Senators Tom Coburn, R-Okla., and Claire McCaskill, D-Mo., have introduced a bill that would require the Internal Revenue Service to collect unpaid federal income taxes from civilian federal employees.

In 2009, the IRS found that nearly 100,000 civilian federal employees were delinquent on their federal income taxes, owing over $1 billion in unpaid taxes. When retirees and military are included in the total, more than 282,000 federal employees owed $3.3 billion in taxes.

The Senate bill would require all federal employees to be current on their federal income taxes or be fired from their jobs.

According to Coburn’s office, "this is a commonsense bill that most Americans would believe is reasonable, necessary, and likely surprised that it is not already the standard throughout the federal government."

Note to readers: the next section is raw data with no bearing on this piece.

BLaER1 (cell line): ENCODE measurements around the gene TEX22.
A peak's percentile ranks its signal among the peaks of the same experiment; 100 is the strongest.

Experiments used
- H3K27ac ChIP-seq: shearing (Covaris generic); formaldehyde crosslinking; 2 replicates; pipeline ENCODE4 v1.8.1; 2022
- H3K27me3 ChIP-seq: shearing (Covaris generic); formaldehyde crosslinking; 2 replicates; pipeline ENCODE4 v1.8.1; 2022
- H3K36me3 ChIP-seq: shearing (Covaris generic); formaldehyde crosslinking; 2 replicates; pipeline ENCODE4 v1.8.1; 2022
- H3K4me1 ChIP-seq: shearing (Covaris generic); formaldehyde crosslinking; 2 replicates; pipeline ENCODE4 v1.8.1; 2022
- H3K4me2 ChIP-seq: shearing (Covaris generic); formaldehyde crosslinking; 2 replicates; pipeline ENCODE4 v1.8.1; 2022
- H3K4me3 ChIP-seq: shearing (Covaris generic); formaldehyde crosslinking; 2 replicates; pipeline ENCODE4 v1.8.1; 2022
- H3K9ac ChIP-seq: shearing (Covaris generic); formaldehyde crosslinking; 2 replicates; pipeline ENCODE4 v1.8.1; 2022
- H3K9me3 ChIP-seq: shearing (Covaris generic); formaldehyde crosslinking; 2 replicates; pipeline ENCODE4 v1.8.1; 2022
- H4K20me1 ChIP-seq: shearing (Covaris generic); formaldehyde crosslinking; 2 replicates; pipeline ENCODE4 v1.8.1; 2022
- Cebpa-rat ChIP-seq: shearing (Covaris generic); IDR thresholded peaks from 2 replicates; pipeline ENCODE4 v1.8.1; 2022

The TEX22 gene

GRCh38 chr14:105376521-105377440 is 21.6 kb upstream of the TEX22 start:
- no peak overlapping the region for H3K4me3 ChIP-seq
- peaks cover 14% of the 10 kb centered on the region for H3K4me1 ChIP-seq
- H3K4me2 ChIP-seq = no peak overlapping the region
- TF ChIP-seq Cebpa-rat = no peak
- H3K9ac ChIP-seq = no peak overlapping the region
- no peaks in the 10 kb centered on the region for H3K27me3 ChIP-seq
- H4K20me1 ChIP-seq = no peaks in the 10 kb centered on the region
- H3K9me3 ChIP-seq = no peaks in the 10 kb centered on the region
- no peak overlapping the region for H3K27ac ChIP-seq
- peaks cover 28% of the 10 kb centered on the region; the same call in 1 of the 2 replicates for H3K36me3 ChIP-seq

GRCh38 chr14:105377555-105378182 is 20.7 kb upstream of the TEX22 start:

The bill would render those with "seriously delinquent tax debts" ineligible for federal employment. These would be outstanding tax debts for which a notice of lien has been filed by the IRS, except when the debt was being paid in a timely manner, or when there a collection due process hearing or relief had been requested or was pending.

Coburn’s office noted that the legislation only applies to federal workers who have willfully neglected to pay their incomes taxes and excludes federal employees from termination if there is a good faith effort on their part to pay up.

Under the bill, an individual who has a seriously delinquent tax debt would be ineligible to be appointed, or continue serving, as a federal employee.

Coburn’s office noted that federal salaries have increased an average of 4 percent since 1999 while inflation has increased on average of 2.4% and federal salaries increased 3 percent from 2008 to 2009, outpacing inflation by 1.6%.  The bill is estimated to save $1 billion.

"Federal employees have a clear obligation, just as the rest of American citizens do, to pay their federal income taxes," Coburn’s office noted.


Cohn writes for Accounting Today, a SourceMedia publication.
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